ADAMTS-13 (a disintegrin-like and metalloproteinase with thrombospondin type 1 motif 13) is an enzyme (vWF-cleaving protease or vWF-CP) that specifically cleaves von Willebrand Factor (vWF) multimers. If the activity of ADAMTS-13 is decreased, unusually large vWF multimers may accumulate within blood causing thrombosis due to platelet aggregation, which in turn may lead to TTP (thrombotic thrombocytopenic purpura). Differentiation of TTP from other thrombotic microangiopathies (TMA) is challenging. TMA is characterized by microvascular thrombosis and include diseases classified as hemolytic uremic syndrome (HUS) and TTP. Certain forms of HUS (i.e. atypical HUS) are not associated with severe deficiency in ADAMTS-13 activity. Mild or moderately reduced ADAMTS-13 levels has also been associated with other conditions. Therefore, in research subjects exhibiting laboratory evidence of thrombocytopenia and microangiopathic hemolysis, the measurement of ADAMTS-13 activity can be invaluable in differentiating TTP from other similar conditions.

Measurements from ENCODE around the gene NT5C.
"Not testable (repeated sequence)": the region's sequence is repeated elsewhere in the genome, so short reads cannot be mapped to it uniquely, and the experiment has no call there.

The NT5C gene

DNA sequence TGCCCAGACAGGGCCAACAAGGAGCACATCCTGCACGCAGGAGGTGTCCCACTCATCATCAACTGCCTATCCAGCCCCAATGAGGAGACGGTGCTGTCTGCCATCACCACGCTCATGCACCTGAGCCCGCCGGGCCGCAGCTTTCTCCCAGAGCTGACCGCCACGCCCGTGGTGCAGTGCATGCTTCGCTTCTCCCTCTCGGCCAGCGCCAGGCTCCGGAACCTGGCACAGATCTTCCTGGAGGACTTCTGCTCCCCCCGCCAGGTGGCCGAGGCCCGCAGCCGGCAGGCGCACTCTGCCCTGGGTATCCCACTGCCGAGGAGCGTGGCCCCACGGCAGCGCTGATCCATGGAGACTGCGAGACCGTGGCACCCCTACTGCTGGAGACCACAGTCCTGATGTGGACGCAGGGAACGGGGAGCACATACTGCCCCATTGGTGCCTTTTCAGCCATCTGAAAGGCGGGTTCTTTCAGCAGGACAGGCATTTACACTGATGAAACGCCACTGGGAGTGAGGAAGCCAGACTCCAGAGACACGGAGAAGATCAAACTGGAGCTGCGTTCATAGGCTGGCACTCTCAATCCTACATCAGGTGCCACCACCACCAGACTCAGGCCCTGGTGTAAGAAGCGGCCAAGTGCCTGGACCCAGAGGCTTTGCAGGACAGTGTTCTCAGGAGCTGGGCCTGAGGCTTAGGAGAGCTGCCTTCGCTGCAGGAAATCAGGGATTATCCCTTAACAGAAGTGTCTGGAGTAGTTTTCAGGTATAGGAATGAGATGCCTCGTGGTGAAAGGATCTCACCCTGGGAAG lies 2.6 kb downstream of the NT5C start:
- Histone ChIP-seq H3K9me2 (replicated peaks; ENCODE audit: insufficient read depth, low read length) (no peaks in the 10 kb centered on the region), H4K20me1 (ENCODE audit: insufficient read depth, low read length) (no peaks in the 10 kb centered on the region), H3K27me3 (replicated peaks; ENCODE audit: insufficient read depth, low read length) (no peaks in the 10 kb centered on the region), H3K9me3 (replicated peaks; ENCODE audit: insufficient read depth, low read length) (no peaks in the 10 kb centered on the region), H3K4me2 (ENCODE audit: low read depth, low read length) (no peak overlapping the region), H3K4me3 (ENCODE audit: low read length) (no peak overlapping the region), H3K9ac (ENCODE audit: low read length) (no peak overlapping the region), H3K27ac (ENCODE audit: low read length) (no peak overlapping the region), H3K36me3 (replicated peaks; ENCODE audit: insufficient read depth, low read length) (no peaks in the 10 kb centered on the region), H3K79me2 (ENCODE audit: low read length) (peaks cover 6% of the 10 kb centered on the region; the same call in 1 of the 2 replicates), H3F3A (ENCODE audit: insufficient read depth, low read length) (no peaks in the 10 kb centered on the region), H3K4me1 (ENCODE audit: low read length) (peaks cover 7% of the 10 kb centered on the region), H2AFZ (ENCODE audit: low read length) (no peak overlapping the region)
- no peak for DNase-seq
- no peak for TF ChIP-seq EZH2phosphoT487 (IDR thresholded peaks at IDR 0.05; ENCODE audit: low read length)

Congenital TTP is a rare disorder caused by mutations within the ADAMTS-13 gene that results in the decreased or non‐functional production of ADAMTS-13. Acquired TTP is an autoimmune disorder caused by the development of autoantibodies to ADAMTS-13 that either inhibit enzyme activity or increase clearance of ADAMTS-13 from the circulation. Deficiency of ADAMTS-13 results in ultra large vWF multimers, which provokes aggregation of platelets leading to microvascular occlusion and damage resulting in the manifestation of TTP. TTP is a rare blood disorder, and most cases (~95%) are acquired resulting from reduced ADAMTS-13 enzyme activity due to autoantibodies. While the incidence of TTP is estimated between 2 to 11 per million people per year (often in young adult women), TTP has a mortality rate of >90% if not diagnosed and treated. Plasma exchange treatment reduces mortality to <20%; however, plasma exchange is not without serious risks itself. Among those who survive the initial acute episode 20% to 50% will relapse.